cover of report shows man walking through field of desiccated cornMany of the lessons learned following drought events can be documented with post-drought assessments to ensure that those critical lessons are not lost.  Post-drought assessments are a key step within the drought planning process, and NIDIS has worked in the regional DEWS to support these efforts, such as a post-drought assessment after the 2012 drought in the Midwest.  NIDIS is also collaborating with existing networks, like the USDA’s Cooperative Extension, and working with the American Planning Association to help address and reduce urban impacts of drought. 

Instruments to measure the socio-economic impacts of droughts have also proliferated since NIDIS was authorized, and yet challenges remain in providing a reliable, complete picture of drought impacts in economic terms.  NIDIS will continue to play a role with other federal agencies in developing the global drought monitoring capability to provide information on drought in areas of economic impact and other interests for the United States.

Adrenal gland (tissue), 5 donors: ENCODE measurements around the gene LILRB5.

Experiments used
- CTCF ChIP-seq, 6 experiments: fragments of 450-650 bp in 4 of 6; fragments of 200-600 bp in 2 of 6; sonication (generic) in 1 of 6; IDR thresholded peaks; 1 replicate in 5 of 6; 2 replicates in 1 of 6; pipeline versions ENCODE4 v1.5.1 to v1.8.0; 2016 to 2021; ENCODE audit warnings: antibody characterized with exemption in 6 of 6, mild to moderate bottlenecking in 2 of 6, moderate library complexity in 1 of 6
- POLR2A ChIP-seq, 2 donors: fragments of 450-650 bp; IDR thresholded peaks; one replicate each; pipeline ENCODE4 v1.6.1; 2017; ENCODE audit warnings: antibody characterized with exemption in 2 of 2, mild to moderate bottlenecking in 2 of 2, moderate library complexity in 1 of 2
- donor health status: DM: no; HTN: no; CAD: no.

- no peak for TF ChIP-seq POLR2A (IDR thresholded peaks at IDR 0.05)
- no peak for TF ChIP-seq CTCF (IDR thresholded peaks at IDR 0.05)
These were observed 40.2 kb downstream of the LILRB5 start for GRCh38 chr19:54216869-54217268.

Collaboration with Existing Programs and Partnerships

weekly map of drought conditions in the U.S.NIDIS’s ability to address drought information needs involves sustained collaboration with its partners.  To achieve its integrated and interagency mission, NIDIS builds upon existing competencies, lessons from other hazards management systems, and technologies developed among agencies from the local to international level.  A vivid example of this integration is the U.S. Drought Monitor, established in 1999 through an innovative effort by the U.S. Department of Agriculture (USDA), NOAA, and NDMC.  This product consolidates and synthesizes data and information from hundreds of sources into a weekly map that summarizes the current status of drought in the United States.  Today, more than 38,000 individuals access Drought Monitor information on a weekly basis.  Other tools supported by NIDIS which focus on specific stakeholder needs and cross-scale (federal, tribal, state, local) collaboration, including the Evaporative Demand Drought Index (EDDI) and the National Soil Moisture Network, will add additional value to the Drought Monitor as they become operational.